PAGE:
The best idea I heard was from Richard Kiy, the CEO of the International Community Foundation. He’d like to set up a binational Ironman Triathlon. You’d swim to the border, bike in Mexico and run to a dramatic finish in Balboa Park. It would showcase our impressive fitness and activity industry. What’s your idea? What would you showcase?
III. The Conservancy: Modeled after the Central Park Conservancy in New York, this group of philanthropic leaders wants to fund the park’s future. The mayor has fully admitted the city won’t be able to pay for the park’s many needs. Some of these needs are huge: Are we really going to leave a big swath of it as an unusable garbage dump (the Arizona Landfill)?
If voluntary donations are a big part of the future, the park is not ready to solicit and process them.
But the conservancy’s leaders will object quickly if you suggest it will take over management of the park.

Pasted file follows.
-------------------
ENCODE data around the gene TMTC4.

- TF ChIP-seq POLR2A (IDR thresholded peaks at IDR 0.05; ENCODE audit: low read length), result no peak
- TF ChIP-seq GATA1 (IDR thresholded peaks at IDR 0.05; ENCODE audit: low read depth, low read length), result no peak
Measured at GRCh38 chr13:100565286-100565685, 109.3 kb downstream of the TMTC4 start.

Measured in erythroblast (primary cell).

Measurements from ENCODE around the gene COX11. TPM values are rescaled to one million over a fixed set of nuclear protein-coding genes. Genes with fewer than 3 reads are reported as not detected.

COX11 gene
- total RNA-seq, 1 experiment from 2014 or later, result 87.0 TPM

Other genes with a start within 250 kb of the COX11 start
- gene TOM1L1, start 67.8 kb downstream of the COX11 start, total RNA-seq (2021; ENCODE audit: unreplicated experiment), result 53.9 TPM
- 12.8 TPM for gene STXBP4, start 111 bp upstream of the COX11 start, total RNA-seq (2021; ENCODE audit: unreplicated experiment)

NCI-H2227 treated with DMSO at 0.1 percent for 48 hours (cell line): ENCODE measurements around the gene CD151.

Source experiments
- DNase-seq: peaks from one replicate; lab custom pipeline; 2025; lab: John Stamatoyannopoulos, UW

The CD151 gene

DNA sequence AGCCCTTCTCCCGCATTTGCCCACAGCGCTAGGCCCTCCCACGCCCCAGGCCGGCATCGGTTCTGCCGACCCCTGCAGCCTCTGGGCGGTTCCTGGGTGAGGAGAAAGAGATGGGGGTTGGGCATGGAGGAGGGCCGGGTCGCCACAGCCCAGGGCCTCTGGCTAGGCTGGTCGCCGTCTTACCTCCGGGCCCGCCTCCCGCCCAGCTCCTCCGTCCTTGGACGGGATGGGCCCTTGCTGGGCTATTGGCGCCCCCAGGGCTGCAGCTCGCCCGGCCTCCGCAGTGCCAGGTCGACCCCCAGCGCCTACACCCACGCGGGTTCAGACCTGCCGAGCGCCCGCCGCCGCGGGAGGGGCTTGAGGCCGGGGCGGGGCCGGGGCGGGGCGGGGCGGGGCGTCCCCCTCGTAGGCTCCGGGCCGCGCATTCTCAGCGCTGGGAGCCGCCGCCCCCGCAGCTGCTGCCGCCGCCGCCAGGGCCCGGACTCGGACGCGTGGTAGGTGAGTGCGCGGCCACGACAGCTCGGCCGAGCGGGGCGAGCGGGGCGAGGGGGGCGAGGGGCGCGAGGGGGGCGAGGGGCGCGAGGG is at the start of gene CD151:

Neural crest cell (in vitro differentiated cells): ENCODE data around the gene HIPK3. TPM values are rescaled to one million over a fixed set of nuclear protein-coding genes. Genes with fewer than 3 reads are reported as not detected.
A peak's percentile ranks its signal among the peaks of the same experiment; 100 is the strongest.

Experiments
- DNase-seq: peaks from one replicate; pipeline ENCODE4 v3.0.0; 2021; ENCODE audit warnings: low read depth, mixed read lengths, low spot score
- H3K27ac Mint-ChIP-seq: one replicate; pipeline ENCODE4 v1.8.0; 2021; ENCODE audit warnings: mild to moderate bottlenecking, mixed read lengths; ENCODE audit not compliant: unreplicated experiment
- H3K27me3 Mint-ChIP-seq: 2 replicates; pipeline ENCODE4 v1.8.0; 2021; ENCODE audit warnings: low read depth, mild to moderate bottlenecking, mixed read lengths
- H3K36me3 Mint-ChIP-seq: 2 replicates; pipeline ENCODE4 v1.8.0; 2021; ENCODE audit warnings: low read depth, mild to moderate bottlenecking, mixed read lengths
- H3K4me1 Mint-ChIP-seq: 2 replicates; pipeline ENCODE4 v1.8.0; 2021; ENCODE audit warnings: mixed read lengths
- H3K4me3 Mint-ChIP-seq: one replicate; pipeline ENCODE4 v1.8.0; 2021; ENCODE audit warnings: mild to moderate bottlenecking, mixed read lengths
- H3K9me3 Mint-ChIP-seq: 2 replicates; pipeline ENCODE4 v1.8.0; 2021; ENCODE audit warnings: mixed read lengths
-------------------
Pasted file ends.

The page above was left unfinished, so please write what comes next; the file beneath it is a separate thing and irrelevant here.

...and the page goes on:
One of its first priorities will be to raise money for the 2015 celebration. Remember, one-third of that festival’s funding will come from donors. Watch for them to come to a formal agreement with the city about what their role will be in the coming year.
All of this represents one of the most methodical and concerted efforts at major change I’ve ever witnessed in this city. If it comes together, this year will shape the park, and our city, for generations to come.
Disclosure: Jacobs and many of the foundations and donors supporting the 2015 project, the Plaza de Panama effort and the Conservancy are major supporters of voiceofsandiego.org.
I’m Scott Lewis, the CEO of voiceofsandiego.org. Please contact me if you’d like at email@example.com or 619.325.0527 and follow me on Twitter (it’s a blast!):